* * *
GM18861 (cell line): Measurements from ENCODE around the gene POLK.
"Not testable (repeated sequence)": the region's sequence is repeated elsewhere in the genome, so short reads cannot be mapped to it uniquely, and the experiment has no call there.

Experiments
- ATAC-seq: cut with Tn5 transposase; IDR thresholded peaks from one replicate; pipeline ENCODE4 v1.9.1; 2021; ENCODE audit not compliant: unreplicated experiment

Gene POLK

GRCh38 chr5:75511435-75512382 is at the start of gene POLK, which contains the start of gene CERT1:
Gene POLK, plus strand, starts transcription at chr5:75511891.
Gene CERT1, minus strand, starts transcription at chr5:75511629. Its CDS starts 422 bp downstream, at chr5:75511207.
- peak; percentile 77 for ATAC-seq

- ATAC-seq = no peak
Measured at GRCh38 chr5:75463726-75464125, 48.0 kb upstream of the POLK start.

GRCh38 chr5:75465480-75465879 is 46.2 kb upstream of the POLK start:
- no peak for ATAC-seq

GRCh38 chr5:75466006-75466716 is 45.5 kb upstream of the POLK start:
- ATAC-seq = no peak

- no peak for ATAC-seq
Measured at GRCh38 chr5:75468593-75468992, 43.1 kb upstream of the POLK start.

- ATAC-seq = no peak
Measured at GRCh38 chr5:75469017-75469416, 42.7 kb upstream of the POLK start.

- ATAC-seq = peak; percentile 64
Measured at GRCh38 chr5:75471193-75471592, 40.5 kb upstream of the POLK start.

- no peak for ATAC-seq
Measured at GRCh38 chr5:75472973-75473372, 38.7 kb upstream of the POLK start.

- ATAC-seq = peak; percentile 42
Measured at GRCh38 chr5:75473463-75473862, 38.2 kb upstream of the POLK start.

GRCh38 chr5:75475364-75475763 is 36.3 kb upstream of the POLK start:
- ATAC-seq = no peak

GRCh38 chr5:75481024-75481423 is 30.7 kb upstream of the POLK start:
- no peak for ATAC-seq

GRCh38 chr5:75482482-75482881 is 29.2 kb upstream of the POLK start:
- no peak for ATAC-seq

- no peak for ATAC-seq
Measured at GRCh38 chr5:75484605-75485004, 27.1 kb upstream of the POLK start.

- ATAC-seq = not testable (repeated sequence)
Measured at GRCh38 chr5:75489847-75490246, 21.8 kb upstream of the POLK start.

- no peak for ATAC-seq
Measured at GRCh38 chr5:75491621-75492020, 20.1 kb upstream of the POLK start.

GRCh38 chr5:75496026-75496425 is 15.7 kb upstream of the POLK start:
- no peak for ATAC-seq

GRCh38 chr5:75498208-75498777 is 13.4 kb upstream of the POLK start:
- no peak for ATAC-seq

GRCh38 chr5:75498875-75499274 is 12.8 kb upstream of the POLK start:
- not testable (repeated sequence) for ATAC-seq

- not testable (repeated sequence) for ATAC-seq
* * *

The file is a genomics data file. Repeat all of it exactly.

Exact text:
GM18861 (cell line): Measurements from ENCODE around the gene POLK.
"Not testable (repeated sequence)": the region's sequence is repeated elsewhere in the genome, so short reads cannot be mapped to it uniquely, and the experiment has no call there.

Experiments
- ATAC-seq: cut with Tn5 transposase; IDR thresholded peaks from one replicate; pipeline ENCODE4 v1.9.1; 2021; ENCODE audit not compliant: unreplicated experiment

Gene POLK

GRCh38 chr5:75511435-75512382 is at the start of gene POLK, which contains the start of gene CERT1:
Gene POLK, plus strand, starts transcription at chr5:75511891.
Gene CERT1, minus strand, starts transcription at chr5:75511629. Its CDS starts 422 bp downstream, at chr5:75511207.
- peak; percentile 77 for ATAC-seq

- ATAC-seq = no peak
Measured at GRCh38 chr5:75463726-75464125, 48.0 kb upstream of the POLK start.

GRCh38 chr5:75465480-75465879 is 46.2 kb upstream of the POLK start:
- no peak for ATAC-seq

GRCh38 chr5:75466006-75466716 is 45.5 kb upstream of the POLK start:
- ATAC-seq = no peak

- no peak for ATAC-seq
Measured at GRCh38 chr5:75468593-75468992, 43.1 kb upstream of the POLK start.

- ATAC-seq = no peak
Measured at GRCh38 chr5:75469017-75469416, 42.7 kb upstream of the POLK start.

- ATAC-seq = peak; percentile 64
Measured at GRCh38 chr5:75471193-75471592, 40.5 kb upstream of the POLK start.

- no peak for ATAC-seq
Measured at GRCh38 chr5:75472973-75473372, 38.7 kb upstream of the POLK start.

- ATAC-seq = peak; percentile 42
Measured at GRCh38 chr5:75473463-75473862, 38.2 kb upstream of the POLK start.

GRCh38 chr5:75475364-75475763 is 36.3 kb upstream of the POLK start:
- ATAC-seq = no peak

GRCh38 chr5:75481024-75481423 is 30.7 kb upstream of the POLK start:
- no peak for ATAC-seq

GRCh38 chr5:75482482-75482881 is 29.2 kb upstream of the POLK start:
- no peak for ATAC-seq

- no peak for ATAC-seq
Measured at GRCh38 chr5:75484605-75485004, 27.1 kb upstream of the POLK start.

- ATAC-seq = not testable (repeated sequence)
Measured at GRCh38 chr5:75489847-75490246, 21.8 kb upstream of the POLK start.

- no peak for ATAC-seq
Measured at GRCh38 chr5:75491621-75492020, 20.1 kb upstream of the POLK start.

GRCh38 chr5:75496026-75496425 is 15.7 kb upstream of the POLK start:
- no peak for ATAC-seq

GRCh38 chr5:75498208-75498777 is 13.4 kb upstream of the POLK start:
- no peak for ATAC-seq

GRCh38 chr5:75498875-75499274 is 12.8 kb upstream of the POLK start:
- not testable (repeated sequence) for ATAC-seq

- not testable (repeated sequence) for ATAC-seq